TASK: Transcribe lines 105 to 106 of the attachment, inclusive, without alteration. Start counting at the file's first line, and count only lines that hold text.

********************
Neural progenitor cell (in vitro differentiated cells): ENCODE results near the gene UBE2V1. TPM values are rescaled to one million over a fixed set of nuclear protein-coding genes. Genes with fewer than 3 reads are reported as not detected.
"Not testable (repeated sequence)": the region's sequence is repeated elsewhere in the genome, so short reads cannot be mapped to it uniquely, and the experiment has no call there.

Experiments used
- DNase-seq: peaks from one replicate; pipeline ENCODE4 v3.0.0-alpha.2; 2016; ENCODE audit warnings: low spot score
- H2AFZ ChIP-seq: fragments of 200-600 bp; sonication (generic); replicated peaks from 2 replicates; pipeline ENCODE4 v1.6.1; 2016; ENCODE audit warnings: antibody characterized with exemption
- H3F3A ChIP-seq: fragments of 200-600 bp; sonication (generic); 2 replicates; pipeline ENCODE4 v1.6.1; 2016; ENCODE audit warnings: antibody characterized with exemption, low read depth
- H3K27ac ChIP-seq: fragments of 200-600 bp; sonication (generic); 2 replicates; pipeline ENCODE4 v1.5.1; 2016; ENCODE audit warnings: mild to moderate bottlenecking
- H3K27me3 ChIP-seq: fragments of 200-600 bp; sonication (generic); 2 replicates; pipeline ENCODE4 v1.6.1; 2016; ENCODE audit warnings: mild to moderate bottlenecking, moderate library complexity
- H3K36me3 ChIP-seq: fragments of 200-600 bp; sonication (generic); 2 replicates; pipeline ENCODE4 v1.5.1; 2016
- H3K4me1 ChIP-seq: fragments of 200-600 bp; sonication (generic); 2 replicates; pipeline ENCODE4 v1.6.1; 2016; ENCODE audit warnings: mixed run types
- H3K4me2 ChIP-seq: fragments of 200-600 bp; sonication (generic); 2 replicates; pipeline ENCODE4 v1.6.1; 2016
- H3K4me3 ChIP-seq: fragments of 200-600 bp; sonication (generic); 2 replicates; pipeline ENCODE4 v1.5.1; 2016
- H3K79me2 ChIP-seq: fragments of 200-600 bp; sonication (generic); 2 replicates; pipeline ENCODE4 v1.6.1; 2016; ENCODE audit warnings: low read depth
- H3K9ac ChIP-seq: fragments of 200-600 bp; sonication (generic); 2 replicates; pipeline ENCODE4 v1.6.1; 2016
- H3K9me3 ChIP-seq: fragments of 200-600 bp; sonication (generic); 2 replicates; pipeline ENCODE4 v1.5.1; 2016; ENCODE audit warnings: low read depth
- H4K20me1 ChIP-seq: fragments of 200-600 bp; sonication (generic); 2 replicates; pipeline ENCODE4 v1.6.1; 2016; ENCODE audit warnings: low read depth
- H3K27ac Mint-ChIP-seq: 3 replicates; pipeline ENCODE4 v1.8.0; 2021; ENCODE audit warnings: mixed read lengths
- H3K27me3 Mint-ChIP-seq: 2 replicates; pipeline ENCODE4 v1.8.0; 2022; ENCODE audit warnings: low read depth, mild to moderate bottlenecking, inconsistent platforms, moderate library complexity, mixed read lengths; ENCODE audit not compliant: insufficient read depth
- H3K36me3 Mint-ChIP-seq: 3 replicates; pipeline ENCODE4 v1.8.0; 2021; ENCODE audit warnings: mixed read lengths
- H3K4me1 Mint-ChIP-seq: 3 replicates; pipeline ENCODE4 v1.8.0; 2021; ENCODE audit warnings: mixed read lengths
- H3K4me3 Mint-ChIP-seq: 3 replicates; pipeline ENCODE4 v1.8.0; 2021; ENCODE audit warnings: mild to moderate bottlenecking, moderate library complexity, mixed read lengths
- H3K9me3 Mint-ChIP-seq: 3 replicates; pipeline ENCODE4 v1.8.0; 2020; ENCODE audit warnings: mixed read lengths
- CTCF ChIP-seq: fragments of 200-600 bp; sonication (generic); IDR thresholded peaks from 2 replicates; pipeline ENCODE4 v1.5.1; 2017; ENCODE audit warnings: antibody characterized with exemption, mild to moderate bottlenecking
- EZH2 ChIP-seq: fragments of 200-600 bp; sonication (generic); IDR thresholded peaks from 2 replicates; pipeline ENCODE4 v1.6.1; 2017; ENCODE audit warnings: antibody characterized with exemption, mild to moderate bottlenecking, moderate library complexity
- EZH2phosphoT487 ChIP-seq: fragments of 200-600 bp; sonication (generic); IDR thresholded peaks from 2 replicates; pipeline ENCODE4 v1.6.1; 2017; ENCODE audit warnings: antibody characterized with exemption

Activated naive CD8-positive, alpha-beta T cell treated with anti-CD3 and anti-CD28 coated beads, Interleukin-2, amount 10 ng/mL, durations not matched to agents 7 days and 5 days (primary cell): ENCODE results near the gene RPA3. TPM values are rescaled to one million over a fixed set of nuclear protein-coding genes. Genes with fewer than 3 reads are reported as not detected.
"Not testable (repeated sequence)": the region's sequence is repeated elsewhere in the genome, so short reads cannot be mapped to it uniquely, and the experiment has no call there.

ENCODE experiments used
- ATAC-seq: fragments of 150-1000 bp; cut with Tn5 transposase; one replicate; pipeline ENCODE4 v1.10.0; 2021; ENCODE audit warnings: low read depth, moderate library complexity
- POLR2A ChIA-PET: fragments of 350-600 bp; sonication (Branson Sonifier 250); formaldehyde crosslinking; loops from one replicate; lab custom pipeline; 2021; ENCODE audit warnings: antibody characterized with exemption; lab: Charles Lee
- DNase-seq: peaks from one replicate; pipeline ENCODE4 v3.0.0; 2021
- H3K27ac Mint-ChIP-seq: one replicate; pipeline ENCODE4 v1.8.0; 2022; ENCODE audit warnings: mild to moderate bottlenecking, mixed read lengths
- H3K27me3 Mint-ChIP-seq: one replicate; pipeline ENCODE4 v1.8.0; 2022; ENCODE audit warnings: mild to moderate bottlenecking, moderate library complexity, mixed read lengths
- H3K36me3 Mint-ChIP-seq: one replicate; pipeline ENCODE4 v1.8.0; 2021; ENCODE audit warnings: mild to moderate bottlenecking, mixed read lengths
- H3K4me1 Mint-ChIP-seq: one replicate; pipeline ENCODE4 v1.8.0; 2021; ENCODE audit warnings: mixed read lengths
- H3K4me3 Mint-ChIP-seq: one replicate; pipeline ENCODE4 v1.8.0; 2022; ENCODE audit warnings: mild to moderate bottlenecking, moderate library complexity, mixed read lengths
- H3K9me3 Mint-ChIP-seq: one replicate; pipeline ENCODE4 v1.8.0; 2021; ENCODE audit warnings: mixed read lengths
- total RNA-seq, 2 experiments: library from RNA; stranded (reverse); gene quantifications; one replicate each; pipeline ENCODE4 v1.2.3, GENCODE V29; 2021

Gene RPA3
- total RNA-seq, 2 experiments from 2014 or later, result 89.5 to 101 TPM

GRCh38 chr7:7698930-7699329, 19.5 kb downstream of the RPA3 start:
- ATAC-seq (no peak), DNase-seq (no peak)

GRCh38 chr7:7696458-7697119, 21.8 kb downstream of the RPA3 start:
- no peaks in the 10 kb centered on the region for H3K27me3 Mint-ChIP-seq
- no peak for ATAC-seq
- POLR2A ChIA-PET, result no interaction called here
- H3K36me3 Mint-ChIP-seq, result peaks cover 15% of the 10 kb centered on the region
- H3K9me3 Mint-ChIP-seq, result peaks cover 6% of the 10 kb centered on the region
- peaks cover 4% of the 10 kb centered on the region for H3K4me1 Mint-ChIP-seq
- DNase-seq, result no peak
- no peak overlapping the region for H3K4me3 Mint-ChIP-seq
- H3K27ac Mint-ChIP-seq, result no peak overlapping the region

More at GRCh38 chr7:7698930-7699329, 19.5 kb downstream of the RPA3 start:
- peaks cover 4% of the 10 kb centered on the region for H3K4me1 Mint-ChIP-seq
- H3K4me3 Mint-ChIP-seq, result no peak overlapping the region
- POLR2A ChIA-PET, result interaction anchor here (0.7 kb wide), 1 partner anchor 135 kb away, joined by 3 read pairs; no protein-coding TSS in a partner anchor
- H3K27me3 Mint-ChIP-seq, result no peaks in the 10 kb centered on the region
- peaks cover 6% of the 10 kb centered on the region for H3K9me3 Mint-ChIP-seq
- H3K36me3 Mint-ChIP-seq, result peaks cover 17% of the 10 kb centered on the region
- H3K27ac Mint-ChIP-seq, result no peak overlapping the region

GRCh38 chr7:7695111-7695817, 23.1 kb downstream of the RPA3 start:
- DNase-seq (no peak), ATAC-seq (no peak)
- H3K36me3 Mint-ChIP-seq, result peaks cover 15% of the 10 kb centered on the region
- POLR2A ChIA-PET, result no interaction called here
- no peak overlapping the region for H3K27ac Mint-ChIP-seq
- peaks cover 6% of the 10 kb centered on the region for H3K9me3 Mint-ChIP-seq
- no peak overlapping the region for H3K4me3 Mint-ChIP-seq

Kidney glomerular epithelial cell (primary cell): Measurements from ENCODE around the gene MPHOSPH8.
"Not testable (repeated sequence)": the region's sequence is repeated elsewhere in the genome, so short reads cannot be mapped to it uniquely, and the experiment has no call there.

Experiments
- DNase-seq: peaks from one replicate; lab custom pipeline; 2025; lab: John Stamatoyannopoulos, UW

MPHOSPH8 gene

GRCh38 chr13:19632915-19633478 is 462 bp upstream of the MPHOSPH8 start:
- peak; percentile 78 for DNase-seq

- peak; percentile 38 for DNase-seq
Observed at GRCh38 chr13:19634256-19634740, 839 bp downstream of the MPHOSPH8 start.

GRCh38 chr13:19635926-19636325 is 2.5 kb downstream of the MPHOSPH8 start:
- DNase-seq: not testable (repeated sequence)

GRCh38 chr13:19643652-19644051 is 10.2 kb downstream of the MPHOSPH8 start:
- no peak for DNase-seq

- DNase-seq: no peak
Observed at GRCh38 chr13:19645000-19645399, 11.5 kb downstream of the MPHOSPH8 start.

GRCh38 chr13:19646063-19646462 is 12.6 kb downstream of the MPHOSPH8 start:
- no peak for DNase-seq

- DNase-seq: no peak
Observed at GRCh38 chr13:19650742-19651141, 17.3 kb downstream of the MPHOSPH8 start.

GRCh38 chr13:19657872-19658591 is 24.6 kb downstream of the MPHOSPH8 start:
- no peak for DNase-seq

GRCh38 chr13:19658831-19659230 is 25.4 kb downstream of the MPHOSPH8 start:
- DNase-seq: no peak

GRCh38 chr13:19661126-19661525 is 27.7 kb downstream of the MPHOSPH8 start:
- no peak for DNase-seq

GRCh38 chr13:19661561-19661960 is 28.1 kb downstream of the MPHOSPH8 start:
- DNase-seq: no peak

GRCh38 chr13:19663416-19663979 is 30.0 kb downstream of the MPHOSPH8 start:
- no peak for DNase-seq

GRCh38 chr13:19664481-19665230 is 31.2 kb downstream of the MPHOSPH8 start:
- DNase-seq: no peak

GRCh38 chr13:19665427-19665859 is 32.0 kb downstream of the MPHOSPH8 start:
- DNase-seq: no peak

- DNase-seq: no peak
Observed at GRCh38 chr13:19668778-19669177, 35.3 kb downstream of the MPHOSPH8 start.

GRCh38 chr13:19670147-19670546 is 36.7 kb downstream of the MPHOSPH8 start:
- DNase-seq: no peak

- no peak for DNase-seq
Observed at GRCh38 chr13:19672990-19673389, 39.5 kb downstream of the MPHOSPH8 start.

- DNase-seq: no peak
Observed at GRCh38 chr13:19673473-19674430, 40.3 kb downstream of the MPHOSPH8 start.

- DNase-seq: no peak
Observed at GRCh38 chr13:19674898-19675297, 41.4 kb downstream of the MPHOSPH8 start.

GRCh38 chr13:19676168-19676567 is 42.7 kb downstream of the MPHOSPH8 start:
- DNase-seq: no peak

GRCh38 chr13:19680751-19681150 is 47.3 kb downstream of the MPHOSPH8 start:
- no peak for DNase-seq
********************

- no peak for DNase-seq
Observed at GRCh38 chr13:19672990-19673389, 39.5 kb downstream of the MPHOSPH8 start.